34. Sawka MN, Coyle EF (1999) Influence of body water and blood volume on thermoregulation and exercise performance in the heat. Exerc Sport Sci Rev 27:167–218

  35. Shafiee MA, Charest AF, Cheema-Dhadli S et al (2005) Defining conditions that lead to the retention of water: the importance of the arterial sodium concentration. Kidney Int 67:613–621. doi:10.1111/j.1523-1755.2005.67117.x

  36. Shoker AS (1994) Application of the clearance concept to hyponatremic and hypernatremic disorders: a phenomenological analysis. Clin Chem 40:1220–1227

  37. Stachenfeld NS, Silva C, Keefe DL, Kokoszka CA, Nadel ER (1999) Effects of oral contraceptives on body fluid regulation. J Appl Physiol 87:1016–1025

  38. Strippoli GF, Craig JC, Rochtchina E, Flood VM, Wang JJ, Mitchell P (2011) Fluid and nutrient intake and risk of chronic kidney disease. Nephrol (Carlton) 16:326–334. doi:10.1111/j.1440-1797.2010.01415.x

  39. Thornton SN, Trabalon M (2012) Dehydration during sleep affects cognitive performance. Sleep Med 13:118. doi:10.1016/j.sleep.2011.06.018 (author reply 118–9)

  40. U.S. Department of Health and Human Services, National Center for Health Statistics (1988–1994.) Third National Health and Nutrition Examination Survey (NHANES III)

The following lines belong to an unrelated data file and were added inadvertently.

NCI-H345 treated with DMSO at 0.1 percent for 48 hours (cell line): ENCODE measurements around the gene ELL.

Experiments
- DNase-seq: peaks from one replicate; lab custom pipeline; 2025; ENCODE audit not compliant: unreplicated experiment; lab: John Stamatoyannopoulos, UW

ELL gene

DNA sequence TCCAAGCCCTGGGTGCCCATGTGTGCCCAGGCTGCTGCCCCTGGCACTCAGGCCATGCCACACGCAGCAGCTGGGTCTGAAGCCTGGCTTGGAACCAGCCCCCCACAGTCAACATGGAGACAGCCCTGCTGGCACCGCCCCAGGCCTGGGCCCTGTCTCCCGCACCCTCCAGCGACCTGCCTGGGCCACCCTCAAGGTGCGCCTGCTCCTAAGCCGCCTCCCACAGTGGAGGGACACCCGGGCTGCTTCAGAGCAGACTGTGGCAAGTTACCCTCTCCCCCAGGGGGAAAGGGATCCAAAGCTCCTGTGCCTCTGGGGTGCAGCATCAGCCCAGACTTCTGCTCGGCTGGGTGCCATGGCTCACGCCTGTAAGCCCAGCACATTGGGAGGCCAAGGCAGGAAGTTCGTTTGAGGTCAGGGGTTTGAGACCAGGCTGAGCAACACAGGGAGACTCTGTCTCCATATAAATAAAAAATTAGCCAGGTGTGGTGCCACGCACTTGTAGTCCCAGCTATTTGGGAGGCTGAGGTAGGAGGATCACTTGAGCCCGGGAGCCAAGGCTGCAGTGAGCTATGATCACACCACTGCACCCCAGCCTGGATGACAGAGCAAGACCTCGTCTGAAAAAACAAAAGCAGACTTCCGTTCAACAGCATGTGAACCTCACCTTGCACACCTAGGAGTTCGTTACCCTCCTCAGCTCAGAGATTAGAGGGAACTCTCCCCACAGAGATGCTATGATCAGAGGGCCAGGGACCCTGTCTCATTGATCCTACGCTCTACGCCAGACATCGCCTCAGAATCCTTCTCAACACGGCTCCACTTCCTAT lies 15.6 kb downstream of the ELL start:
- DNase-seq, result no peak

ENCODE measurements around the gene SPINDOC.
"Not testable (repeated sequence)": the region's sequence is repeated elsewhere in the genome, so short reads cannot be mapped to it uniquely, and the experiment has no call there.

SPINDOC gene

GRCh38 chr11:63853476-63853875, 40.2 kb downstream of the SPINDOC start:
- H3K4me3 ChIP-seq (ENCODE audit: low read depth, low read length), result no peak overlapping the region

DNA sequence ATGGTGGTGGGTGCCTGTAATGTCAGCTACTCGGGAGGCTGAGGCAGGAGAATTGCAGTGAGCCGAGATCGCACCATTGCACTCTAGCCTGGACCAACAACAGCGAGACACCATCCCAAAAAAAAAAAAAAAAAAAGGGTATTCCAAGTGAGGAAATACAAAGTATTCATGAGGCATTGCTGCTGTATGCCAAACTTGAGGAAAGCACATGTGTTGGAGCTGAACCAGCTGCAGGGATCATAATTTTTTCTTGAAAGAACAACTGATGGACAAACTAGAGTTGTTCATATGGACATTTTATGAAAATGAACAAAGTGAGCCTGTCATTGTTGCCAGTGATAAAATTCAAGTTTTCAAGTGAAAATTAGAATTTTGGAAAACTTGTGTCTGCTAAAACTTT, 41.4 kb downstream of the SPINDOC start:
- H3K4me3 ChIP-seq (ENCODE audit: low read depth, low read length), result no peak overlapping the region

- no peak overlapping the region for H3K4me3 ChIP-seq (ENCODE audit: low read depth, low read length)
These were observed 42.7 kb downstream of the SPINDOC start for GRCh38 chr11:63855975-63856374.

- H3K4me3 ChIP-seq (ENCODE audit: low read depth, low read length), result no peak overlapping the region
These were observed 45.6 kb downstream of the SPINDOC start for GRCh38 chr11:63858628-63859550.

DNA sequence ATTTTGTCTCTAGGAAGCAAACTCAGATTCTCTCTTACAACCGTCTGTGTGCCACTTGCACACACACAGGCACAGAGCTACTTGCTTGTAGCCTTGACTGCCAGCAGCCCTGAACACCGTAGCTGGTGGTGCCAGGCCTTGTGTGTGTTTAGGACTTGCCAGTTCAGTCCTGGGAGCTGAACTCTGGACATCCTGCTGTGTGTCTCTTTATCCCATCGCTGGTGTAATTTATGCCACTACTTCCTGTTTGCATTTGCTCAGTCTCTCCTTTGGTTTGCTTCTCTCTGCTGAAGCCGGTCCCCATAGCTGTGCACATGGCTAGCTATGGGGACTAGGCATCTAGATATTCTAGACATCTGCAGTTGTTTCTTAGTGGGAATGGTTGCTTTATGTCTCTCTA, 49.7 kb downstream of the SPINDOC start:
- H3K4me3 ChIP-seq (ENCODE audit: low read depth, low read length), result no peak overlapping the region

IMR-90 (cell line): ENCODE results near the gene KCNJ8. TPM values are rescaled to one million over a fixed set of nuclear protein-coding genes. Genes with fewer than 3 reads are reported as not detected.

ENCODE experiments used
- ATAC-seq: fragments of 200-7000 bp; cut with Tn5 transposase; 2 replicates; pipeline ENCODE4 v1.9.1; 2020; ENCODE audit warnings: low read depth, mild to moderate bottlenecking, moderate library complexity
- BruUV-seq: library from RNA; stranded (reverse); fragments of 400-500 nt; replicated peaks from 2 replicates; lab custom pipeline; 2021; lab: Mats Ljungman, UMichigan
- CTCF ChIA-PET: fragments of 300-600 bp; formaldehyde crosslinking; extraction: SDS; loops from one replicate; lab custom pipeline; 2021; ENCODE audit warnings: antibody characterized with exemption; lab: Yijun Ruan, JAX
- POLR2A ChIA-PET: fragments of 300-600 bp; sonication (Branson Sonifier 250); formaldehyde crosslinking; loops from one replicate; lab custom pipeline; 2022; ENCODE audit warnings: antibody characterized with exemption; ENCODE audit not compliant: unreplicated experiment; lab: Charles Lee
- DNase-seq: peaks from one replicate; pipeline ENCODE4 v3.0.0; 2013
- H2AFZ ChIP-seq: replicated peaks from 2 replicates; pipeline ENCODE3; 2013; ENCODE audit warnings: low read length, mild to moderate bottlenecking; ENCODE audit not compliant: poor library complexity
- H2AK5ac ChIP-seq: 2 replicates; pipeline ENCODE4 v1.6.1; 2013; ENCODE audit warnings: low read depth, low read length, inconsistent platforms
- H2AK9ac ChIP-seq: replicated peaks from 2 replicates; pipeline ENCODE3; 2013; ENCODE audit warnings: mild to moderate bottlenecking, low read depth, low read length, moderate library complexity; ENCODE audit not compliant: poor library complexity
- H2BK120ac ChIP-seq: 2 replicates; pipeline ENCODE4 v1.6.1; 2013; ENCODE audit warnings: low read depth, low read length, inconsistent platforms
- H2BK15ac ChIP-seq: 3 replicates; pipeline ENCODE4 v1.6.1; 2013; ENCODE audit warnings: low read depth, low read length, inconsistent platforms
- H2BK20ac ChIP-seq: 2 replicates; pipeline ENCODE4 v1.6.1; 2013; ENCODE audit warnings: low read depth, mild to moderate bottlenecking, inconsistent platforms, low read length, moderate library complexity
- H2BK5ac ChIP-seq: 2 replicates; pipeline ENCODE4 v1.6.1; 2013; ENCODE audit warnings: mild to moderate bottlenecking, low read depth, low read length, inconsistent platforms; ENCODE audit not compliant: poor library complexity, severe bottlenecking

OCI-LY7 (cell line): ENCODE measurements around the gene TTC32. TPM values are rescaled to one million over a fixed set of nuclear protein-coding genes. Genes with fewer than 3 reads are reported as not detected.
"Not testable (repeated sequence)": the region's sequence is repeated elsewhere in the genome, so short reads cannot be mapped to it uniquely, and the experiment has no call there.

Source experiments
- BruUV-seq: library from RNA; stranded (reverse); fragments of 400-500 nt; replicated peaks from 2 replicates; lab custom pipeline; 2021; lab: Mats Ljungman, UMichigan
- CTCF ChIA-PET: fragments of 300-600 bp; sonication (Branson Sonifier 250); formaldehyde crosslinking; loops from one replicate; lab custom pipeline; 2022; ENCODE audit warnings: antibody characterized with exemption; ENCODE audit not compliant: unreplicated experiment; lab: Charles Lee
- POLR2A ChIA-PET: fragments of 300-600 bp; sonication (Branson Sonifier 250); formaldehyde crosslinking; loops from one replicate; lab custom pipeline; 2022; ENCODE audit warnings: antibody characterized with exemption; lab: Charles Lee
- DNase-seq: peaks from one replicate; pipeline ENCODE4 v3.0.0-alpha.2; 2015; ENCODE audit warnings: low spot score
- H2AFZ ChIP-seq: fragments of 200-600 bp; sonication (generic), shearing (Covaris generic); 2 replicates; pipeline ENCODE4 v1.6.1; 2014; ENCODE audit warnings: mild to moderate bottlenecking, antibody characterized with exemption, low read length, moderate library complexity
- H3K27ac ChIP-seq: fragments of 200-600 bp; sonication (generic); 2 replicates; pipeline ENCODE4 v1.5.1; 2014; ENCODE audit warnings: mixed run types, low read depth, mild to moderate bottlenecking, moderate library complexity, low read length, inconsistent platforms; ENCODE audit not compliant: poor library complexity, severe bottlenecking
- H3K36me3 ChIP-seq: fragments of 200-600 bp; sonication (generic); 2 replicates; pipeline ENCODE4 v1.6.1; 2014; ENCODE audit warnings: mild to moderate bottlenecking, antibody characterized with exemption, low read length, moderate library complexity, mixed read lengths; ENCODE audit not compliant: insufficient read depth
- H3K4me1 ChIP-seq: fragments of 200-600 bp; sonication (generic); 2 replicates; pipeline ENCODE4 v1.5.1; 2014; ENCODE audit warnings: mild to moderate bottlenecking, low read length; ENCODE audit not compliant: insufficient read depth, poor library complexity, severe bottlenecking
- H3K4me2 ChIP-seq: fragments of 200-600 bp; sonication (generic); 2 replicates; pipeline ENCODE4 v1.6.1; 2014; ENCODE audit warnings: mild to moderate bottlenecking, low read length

41. Valtin H (2002) “Drink at least eight glasses of water a day.” Really? Is there scientific evidence for “8 × 8”? Am J Physiol Regul Integr Comp Physiol 283:R993–R1004. doi:10.1152/ajpregu.00365.2002

  42. Van Beaumont W, Greenleaf JE, Juhos L (1972) Disproportional changes in hematocrit, plasma volume, and proteins during exercise and bed rest. J Appl Physiol 33:55–61

Download references


The authors are grateful to Brittany Swokla, Amy McKenzie, Jenna Appicella, Daniel Friedenreich, Holly Emmanuel, Brittanie Volk, Cathy Saenz, Colin Shaughnessy, Theodore Pert III, Ethan Talbot, Corey Dwyer, and Katie Simpson for their technical assistance during data collection and analysis.

Conflict of interest

The current investigation was supported by a grant from DANONE Research. Lawrence Armstrong serves on the Scientific Advisory Board for, and Laurent Le Bellego and Alexis Klien are employees at, DANONE Research.

Author information

Correspondence to Evan C. Johnson.

Additional information

Communicated by Massimo Pagani.

Rights and permissions

Reprints and Permissions

About this article

Verify currency and authenticity via CrossMark

Cite this article

Johnson, E.C., Muñoz, C.X., Le Bellego, L. et al. Markers of the hydration process during fluid volume modification in women with habitual high or low daily fluid intakes. Eur J Appl Physiol 115, 1067–1074 (2015). https://doi.org/10.1007/s00421-014-3088-2

Download citation


  • Hydration indices
  • Fluid intake
  • Osmolality
  • Hydration status
  • Fluid regulation